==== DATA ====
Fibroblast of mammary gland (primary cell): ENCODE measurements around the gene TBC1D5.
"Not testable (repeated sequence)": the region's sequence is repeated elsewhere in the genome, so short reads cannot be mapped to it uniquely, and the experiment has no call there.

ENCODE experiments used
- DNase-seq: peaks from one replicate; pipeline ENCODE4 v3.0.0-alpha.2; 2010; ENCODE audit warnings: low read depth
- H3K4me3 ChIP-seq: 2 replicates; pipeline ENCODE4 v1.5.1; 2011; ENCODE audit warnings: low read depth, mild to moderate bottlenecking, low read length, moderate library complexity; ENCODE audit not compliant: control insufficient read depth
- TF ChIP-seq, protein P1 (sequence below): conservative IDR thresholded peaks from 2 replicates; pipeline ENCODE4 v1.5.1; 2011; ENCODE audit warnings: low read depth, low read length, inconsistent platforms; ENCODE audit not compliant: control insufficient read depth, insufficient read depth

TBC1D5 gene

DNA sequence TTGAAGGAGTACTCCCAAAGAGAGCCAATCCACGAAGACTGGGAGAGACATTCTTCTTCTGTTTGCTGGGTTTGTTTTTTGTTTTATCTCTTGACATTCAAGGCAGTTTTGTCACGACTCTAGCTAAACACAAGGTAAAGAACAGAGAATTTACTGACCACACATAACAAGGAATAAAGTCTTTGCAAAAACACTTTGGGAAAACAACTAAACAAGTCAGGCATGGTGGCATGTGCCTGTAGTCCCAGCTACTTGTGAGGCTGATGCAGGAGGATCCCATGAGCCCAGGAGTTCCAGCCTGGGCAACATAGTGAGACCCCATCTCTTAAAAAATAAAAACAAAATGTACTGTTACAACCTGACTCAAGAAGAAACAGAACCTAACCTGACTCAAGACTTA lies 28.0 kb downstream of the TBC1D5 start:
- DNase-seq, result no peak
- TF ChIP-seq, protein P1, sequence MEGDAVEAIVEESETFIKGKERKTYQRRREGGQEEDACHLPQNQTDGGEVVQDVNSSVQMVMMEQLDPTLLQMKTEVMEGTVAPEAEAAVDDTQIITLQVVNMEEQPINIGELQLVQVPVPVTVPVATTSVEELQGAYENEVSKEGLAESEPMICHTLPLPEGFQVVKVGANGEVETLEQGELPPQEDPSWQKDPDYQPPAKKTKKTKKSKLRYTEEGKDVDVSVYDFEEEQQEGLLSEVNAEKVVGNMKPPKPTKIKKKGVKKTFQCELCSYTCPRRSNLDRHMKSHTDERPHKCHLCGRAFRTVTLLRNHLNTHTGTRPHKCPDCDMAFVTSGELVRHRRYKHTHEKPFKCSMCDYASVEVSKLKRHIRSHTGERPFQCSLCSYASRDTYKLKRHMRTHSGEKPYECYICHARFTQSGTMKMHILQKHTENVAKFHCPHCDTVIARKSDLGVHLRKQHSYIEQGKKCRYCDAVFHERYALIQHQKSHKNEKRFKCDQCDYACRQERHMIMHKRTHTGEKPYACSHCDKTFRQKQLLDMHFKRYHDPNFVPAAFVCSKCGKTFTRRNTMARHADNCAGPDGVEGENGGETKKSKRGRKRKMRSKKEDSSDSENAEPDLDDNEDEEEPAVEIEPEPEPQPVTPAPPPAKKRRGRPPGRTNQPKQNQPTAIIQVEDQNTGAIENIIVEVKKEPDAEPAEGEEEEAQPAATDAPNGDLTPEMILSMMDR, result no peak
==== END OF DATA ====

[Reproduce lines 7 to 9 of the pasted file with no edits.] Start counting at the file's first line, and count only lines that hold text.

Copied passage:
TBC1D5 gene

DNA sequence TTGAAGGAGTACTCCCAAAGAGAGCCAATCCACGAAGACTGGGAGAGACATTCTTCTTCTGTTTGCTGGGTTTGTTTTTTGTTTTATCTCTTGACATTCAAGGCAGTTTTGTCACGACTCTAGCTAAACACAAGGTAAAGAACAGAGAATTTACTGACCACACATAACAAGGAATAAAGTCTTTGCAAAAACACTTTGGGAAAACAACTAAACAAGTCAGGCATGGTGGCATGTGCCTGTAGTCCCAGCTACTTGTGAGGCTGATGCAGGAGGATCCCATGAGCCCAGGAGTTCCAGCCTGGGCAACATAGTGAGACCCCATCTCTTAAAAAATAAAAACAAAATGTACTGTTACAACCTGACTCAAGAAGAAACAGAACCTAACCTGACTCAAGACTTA lies 28.0 kb downstream of the TBC1D5 start:
- DNase-seq, result no peak